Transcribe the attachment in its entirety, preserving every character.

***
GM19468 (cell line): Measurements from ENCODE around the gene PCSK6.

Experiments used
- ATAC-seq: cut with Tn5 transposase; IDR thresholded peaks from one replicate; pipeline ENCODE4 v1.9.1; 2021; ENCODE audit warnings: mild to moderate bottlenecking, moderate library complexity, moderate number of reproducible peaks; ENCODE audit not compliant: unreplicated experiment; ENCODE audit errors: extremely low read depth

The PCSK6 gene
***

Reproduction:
GM19468 (cell line): Measurements from ENCODE around the gene PCSK6.

Experiments used
- ATAC-seq: cut with Tn5 transposase; IDR thresholded peaks from one replicate; pipeline ENCODE4 v1.9.1; 2021; ENCODE audit warnings: mild to moderate bottlenecking, moderate library complexity, moderate number of reproducible peaks; ENCODE audit not compliant: unreplicated experiment; ENCODE audit errors: extremely low read depth

The PCSK6 gene